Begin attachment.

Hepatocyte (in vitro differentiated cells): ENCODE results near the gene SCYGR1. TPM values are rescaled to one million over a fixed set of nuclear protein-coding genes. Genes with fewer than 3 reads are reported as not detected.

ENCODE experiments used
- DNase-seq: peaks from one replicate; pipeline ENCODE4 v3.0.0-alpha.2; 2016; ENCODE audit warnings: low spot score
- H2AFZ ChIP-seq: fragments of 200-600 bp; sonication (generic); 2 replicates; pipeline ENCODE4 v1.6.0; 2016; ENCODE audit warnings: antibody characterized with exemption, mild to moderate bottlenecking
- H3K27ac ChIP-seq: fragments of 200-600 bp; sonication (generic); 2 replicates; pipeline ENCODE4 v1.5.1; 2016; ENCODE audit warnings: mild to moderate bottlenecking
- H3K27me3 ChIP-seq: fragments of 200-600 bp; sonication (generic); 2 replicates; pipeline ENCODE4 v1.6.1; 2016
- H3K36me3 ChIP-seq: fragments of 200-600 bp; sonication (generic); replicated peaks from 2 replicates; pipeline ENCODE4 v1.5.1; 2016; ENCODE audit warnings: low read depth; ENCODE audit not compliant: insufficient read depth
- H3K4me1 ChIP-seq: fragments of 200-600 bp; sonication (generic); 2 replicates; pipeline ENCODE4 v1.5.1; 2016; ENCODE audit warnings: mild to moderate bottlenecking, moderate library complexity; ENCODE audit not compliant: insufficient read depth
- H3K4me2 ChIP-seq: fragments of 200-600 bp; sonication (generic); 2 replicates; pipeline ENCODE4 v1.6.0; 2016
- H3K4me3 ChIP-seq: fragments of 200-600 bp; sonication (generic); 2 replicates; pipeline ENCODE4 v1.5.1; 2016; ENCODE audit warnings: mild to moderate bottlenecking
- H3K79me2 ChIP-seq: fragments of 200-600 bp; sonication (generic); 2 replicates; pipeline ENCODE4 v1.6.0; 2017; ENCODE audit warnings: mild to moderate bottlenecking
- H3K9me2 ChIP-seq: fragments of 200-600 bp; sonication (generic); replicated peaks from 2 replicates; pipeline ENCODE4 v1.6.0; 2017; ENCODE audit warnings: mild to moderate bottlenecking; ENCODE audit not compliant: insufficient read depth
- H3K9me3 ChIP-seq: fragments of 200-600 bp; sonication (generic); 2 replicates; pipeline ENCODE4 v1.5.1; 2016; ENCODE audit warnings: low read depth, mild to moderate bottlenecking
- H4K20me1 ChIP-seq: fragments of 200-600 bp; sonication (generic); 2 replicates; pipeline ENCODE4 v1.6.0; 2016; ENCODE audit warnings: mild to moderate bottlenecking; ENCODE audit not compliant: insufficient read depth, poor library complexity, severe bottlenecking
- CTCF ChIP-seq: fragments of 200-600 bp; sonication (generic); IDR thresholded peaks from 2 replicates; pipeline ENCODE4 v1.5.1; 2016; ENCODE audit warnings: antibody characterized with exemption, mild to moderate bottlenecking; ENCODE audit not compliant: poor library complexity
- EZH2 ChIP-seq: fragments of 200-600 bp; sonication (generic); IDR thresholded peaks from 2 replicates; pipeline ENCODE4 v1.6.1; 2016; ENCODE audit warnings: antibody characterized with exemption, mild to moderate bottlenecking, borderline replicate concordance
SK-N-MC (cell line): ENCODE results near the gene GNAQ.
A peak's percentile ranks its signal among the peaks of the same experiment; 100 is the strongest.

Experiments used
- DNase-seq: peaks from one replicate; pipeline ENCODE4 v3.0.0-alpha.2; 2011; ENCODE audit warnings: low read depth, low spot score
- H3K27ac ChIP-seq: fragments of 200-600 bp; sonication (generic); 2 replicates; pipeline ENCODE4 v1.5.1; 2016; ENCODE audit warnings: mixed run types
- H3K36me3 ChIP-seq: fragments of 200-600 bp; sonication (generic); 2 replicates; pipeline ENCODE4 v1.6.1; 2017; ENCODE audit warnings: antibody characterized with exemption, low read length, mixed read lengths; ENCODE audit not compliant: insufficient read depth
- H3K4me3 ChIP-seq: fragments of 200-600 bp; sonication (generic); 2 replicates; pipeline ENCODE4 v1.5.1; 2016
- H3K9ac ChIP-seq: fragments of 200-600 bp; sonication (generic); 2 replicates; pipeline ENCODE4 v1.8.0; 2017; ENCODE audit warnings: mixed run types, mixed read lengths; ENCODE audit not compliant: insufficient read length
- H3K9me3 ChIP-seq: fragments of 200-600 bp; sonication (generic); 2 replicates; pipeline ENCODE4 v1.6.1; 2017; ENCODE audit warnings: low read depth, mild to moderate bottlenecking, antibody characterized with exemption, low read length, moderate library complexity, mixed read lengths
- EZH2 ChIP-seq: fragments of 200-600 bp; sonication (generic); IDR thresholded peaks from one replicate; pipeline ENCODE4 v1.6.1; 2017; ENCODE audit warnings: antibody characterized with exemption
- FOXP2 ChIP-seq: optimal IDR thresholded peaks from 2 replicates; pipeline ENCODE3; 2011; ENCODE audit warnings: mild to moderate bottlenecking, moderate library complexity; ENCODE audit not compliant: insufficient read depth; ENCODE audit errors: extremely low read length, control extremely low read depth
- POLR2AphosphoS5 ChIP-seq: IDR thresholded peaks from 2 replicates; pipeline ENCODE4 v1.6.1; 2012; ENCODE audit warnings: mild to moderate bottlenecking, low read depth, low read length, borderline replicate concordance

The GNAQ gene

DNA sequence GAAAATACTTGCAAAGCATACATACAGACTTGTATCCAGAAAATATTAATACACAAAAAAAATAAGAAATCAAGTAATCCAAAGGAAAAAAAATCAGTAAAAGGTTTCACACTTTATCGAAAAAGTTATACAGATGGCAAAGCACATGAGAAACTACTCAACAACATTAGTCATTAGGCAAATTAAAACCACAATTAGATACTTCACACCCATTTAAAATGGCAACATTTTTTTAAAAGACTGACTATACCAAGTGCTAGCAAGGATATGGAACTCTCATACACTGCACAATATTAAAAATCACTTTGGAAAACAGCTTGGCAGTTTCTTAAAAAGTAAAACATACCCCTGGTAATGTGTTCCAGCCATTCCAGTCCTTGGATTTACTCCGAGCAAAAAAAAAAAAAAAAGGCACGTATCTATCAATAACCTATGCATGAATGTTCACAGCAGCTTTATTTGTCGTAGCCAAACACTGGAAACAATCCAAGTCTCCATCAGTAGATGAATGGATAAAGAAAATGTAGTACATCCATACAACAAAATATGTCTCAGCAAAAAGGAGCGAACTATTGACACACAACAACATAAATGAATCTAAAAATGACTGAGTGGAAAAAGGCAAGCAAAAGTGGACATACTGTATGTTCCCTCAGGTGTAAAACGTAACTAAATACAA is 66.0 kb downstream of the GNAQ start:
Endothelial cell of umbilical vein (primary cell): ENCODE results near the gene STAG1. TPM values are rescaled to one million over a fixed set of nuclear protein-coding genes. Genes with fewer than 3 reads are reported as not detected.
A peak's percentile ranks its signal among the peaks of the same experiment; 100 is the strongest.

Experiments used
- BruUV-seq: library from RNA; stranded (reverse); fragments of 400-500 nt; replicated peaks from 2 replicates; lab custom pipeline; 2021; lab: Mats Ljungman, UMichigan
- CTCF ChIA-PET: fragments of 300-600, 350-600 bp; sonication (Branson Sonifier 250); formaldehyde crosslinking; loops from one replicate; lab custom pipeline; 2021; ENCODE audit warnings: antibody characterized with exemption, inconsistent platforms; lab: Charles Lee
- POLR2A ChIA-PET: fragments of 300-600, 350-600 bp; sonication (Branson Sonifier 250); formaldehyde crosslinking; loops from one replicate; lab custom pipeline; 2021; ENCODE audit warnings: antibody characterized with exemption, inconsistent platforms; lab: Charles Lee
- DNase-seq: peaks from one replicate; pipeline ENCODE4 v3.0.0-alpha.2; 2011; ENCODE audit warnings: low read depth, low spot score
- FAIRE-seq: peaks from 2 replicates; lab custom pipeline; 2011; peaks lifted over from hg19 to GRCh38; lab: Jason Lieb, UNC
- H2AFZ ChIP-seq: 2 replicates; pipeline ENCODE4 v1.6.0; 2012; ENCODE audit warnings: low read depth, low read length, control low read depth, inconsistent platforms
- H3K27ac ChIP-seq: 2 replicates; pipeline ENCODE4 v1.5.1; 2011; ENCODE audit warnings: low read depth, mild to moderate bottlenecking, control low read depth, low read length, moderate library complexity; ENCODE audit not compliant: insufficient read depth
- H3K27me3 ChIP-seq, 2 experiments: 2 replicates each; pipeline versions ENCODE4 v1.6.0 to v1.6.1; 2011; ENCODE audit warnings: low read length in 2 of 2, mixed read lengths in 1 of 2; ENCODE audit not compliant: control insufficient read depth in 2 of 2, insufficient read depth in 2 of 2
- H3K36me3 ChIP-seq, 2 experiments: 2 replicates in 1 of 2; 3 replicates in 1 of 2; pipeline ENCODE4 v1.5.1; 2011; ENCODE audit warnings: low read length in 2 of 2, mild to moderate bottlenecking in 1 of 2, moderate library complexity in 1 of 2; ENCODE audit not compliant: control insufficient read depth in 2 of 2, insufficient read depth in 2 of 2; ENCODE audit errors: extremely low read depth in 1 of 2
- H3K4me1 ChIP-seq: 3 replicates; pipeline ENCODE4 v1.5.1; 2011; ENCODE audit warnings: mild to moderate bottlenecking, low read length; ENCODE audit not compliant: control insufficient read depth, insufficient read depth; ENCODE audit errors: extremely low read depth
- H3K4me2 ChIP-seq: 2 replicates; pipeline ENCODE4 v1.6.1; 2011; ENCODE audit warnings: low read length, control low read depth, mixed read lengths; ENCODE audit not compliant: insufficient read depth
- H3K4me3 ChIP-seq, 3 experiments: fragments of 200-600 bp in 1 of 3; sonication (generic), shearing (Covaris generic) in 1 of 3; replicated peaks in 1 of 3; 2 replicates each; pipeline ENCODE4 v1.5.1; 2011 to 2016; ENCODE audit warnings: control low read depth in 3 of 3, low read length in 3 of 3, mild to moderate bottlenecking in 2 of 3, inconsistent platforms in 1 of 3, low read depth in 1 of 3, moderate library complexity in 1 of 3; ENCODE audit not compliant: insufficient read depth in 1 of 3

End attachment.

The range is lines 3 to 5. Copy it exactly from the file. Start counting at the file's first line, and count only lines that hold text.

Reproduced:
- DNase-seq: peaks from one replicate; pipeline ENCODE4 v3.0.0-alpha.2; 2016; ENCODE audit warnings: low spot score
- H2AFZ ChIP-seq: fragments of 200-600 bp; sonication (generic); 2 replicates; pipeline ENCODE4 v1.6.0; 2016; ENCODE audit warnings: antibody characterized with exemption, mild to moderate bottlenecking
- H3K27ac ChIP-seq: fragments of 200-600 bp; sonication (generic); 2 replicates; pipeline ENCODE4 v1.5.1; 2016; ENCODE audit warnings: mild to moderate bottlenecking